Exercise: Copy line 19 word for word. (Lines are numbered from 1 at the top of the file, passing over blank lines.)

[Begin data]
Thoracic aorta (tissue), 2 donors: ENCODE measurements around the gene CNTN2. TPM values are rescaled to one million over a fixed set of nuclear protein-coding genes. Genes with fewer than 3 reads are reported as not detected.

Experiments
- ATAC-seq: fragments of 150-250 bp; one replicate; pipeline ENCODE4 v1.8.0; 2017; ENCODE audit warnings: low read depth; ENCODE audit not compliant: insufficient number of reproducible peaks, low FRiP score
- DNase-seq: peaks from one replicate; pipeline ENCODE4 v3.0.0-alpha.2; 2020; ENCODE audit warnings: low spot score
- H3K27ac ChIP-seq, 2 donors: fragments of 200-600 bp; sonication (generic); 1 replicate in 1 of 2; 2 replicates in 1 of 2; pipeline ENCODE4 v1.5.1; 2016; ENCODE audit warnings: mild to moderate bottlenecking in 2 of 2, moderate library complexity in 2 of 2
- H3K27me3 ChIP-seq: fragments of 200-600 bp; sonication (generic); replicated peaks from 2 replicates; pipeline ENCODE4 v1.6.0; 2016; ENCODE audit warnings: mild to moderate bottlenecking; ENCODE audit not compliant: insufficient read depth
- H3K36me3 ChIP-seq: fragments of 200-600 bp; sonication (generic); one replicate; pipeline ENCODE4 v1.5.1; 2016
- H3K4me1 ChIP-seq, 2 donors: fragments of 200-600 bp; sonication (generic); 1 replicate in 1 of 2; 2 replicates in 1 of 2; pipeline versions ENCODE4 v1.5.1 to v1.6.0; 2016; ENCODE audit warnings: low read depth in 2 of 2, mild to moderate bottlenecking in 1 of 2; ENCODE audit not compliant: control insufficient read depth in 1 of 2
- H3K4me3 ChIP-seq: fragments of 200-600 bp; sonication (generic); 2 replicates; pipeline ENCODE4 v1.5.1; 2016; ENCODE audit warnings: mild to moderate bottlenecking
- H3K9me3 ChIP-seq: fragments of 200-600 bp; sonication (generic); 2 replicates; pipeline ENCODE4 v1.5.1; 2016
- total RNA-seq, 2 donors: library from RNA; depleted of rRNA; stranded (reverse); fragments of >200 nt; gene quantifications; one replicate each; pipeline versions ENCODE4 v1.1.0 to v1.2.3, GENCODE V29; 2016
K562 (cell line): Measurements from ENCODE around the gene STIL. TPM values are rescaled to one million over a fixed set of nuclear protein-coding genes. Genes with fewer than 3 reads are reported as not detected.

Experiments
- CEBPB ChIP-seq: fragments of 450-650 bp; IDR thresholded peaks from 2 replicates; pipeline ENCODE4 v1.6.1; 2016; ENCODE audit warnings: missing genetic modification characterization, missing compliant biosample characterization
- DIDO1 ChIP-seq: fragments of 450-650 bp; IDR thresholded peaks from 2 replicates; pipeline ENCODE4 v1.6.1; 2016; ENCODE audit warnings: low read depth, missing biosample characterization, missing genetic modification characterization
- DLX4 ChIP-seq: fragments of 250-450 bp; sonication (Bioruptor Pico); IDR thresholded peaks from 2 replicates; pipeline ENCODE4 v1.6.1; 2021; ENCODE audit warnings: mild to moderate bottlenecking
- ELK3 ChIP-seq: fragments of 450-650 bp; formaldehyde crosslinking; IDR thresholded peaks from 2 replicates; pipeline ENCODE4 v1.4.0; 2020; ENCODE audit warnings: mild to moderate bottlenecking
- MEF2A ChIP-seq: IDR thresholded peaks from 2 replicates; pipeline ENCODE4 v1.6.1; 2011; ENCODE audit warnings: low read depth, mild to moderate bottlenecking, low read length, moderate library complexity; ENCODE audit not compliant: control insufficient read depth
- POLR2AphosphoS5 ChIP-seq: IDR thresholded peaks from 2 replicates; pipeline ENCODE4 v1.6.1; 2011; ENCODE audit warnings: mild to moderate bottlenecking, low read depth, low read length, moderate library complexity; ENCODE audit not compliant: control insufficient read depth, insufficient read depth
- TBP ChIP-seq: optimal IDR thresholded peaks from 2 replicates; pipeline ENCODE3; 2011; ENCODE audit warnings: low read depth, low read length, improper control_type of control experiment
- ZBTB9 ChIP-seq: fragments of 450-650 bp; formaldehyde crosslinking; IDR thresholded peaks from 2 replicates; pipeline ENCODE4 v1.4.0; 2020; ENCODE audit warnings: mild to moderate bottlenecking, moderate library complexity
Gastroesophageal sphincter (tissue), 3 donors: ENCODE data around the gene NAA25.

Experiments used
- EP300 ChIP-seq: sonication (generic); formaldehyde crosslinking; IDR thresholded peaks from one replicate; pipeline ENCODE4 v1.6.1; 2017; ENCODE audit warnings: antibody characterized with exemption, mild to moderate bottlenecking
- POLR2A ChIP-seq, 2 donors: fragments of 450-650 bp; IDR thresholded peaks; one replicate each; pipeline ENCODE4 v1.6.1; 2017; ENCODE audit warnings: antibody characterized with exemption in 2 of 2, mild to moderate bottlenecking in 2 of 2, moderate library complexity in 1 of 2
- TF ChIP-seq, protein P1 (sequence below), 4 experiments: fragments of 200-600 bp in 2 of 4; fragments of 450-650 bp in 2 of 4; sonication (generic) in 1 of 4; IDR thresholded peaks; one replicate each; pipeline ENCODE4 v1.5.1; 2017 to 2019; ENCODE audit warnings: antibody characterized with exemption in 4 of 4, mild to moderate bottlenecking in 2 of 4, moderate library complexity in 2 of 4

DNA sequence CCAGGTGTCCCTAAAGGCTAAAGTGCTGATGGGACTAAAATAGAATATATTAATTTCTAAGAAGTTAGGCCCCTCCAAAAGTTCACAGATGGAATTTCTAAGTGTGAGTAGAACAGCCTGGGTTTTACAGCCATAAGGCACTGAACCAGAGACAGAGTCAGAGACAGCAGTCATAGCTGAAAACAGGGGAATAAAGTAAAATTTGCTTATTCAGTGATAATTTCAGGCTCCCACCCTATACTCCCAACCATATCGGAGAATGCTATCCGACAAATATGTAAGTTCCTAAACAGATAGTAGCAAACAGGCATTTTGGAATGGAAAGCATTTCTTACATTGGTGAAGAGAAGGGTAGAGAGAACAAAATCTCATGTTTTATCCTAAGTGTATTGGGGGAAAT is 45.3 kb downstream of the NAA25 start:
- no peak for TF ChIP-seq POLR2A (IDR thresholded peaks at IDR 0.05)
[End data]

- POLR2AphosphoS5 ChIP-seq: IDR thresholded peaks from 2 replicates; pipeline ENCODE4 v1.6.1; 2011; ENCODE audit warnings: mild to moderate bottlenecking, low read depth, low read length, moderate library complexity; ENCODE audit not compliant: control insufficient read depth, insufficient read depth